Board members of the Sedalia School District 200 took steps at Monday night’s meeting to ensure the District continues to maintain a set of clearly defined strengths of the district as well as a set of goals for future improvement and growth.
The board voted to adopt the district’s CSIP (Comprehensive School Improvement Plan) which all districts are required to have in place by the Missouri Department of Education.
The plan focuses on five areas: education, staff, community and parent involvement, facility improvements and safety.
Committee members complete both an internal and external analysis as part of the plan.
“We continue to see where we are improving in all areas,” superintendent of schools Brad Pollitt said after the meeting. “That isn’t to say that we don’t have room for improvement but our administration and entire staff, parents and community members are working to make the district even stronger and more successful.
“When I accepted the position as superintendent I said one of my goals was to make our schools a hub of the community,” Pollitt added. “I think through everyone’s hard work and efforts that is becoming a reality.”
The plan was developed by a committee consisting of board members, administrators, teachers, students, parents and guardians and community members.
Among the challenges listed were improving areas from the MSIP (Missouri School Improvement Plan) report, placing in the Top 10 by 20, a state wide initiative, to identify the best school districts, meeting the needs of the district’s diverse community of learners and the growing student population and space issues throughout the district’s buildings.
The approved plan will be available on the District website for interested individuals to view.
The hiring and retention of quality teachers is also a goal of the CSIP Plan and the board discussed ways to help in that goal with a discussion of the salary schedule for the 2017-18 school year.
“We are proposing a $ 100 increase to the base salary for columns A, B, and C and the addition of $150 to the base for columns D, E, and F,” Pollitt informed the board. “It stays within the guidelines discussed at the strategic plan meeting in January.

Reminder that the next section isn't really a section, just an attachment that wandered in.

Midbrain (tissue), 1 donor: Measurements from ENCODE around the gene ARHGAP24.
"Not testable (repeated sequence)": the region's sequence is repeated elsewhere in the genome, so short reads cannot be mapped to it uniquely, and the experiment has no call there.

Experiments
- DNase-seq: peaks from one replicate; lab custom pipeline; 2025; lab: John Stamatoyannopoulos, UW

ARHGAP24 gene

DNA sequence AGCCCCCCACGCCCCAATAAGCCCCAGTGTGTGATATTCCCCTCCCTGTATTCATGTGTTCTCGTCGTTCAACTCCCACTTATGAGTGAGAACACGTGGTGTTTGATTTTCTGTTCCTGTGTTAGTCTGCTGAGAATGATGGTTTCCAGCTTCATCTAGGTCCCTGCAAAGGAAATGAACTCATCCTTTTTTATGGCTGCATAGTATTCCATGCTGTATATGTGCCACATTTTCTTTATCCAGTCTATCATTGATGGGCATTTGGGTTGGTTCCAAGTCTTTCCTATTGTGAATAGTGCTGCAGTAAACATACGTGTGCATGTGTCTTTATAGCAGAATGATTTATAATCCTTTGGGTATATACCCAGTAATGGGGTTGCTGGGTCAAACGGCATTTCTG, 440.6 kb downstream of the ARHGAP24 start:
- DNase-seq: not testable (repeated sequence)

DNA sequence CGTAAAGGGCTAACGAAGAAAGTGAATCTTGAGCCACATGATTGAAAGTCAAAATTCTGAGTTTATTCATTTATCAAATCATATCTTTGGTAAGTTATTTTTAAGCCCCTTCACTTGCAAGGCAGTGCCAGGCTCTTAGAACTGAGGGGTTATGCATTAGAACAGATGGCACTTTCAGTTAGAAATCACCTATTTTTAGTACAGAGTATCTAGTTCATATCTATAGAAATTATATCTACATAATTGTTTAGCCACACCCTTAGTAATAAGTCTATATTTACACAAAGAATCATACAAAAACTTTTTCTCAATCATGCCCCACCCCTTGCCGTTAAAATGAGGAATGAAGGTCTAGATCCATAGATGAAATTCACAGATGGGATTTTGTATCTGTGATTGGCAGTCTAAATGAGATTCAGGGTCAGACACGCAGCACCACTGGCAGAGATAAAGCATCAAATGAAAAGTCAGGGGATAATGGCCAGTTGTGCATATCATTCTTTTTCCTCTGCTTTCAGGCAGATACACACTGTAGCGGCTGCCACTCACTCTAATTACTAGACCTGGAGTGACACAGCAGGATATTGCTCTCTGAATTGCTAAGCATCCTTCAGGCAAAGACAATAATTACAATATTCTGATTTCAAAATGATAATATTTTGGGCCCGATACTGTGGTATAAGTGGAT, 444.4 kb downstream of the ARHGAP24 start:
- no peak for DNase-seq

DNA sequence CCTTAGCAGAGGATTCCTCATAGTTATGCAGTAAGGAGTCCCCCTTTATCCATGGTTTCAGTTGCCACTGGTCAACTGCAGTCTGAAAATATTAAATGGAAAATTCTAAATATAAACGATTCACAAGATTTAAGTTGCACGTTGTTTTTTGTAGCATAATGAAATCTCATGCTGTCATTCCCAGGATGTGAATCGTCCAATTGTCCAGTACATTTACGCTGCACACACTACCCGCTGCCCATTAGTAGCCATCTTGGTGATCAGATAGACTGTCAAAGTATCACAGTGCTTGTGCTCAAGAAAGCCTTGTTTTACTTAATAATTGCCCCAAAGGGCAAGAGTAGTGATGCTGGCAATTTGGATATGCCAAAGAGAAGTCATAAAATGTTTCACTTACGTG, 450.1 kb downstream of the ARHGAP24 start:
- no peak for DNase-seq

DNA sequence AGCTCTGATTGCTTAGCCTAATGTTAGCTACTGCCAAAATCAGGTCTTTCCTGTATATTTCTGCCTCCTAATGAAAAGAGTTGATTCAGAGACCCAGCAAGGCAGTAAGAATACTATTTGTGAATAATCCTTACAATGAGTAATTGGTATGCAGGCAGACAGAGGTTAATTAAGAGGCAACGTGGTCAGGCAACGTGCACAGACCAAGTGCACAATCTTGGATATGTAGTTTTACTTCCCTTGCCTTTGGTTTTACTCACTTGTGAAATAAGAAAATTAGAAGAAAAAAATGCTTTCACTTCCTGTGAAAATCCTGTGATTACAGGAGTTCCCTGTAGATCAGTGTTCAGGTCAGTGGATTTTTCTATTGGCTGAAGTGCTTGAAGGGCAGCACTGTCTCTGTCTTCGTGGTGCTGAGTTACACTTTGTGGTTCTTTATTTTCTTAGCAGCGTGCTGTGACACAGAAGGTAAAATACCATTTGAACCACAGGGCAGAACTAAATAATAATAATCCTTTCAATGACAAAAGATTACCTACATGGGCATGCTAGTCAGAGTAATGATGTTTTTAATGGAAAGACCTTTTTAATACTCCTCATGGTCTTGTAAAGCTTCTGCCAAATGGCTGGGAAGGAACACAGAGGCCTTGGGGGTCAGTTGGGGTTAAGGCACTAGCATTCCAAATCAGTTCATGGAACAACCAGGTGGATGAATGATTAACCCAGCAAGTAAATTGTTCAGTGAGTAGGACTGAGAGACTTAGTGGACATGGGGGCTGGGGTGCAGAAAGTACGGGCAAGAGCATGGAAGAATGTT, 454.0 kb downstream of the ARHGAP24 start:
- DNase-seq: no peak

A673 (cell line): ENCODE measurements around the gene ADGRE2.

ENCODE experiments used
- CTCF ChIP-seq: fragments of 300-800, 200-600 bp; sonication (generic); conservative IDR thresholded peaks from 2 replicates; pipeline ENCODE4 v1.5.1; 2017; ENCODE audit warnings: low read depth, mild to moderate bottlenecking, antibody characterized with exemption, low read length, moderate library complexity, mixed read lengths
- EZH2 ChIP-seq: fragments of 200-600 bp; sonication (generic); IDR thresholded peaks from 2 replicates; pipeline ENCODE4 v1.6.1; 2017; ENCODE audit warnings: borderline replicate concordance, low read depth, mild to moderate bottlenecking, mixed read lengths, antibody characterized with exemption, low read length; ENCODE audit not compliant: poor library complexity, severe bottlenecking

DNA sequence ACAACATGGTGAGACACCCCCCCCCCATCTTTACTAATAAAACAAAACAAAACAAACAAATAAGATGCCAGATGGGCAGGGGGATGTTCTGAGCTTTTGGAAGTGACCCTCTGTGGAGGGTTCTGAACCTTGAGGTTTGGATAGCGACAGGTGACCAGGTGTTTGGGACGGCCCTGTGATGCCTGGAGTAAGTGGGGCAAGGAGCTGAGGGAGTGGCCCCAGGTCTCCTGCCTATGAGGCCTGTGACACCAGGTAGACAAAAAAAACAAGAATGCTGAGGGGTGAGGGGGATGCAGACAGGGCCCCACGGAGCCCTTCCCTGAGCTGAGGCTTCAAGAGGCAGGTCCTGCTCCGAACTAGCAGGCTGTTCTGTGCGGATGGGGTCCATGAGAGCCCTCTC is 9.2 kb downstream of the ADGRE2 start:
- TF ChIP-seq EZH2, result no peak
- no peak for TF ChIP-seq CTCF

“We are also proposing the addition of $.05 to the base for the support staff salaries with an additional step of either $.10 or $.15 as the increment,” Pollitt added. We are also proposing one step to the extra duty salary schedule.
Pollitt met with the salary committee Monday after school and explained that the insurance rates for employees had increased seven percent from their provider, Blue Cross/Blue Shield.
The district is once again planning to pay 100 percent of the insurance premiums for district employees.
“We are one of the very few schools or businesses who still pay 100 percent of the insurance premiums for their employees,” Pollitt said. “It is a valuable benefit for our employees, but it is a year to year decision if we can continue to do so based on the insurance rates.”
The board is expected to vote on the proposed changes to the salary schedule at their April meeting.
In other actions the board voted to approve a resolution in support of State Fair Community College’s Building Strong Futures Initiative that will appear on the April 4 ballot.
The initiative, if approved by voters, will be used to fund a new career technical education center to provide expanded and new programs that will increase the opportunities for students.
Board members voted to approve the addition of a student representative to the board of education.
Freshmen and sophomores are eligible to run and will be either a sophomore or junior when they serve.
Candidates will be selected from a committee of administrators and counselors and will be voted on by the Smith-Cotton High School student body.
The student representative will be a non-voting member of the board who will not be permitted to attend closed board sessions.
They will serve a term of one year from August to May.
The representative will be responsible for communication between the board and the district’s student body.
The board also heard a report from Lisa Volk, Washington elementary principal, and Michelle Hofstetter, counselor, on the Great Kindness Challenge.
For the past three years during one week in January students and teachers complete as many random kind acts as possible.
“In order to get kindness you have to give it back,” Hofstetter told the board.
This year the school received national attention for their efforts by having photographs of their acts of kindness being shown on Good Morning America and on Tim McGraw’s Facebook page.
Hope Lecchi can be reached at 660-826-1000 ext. 1484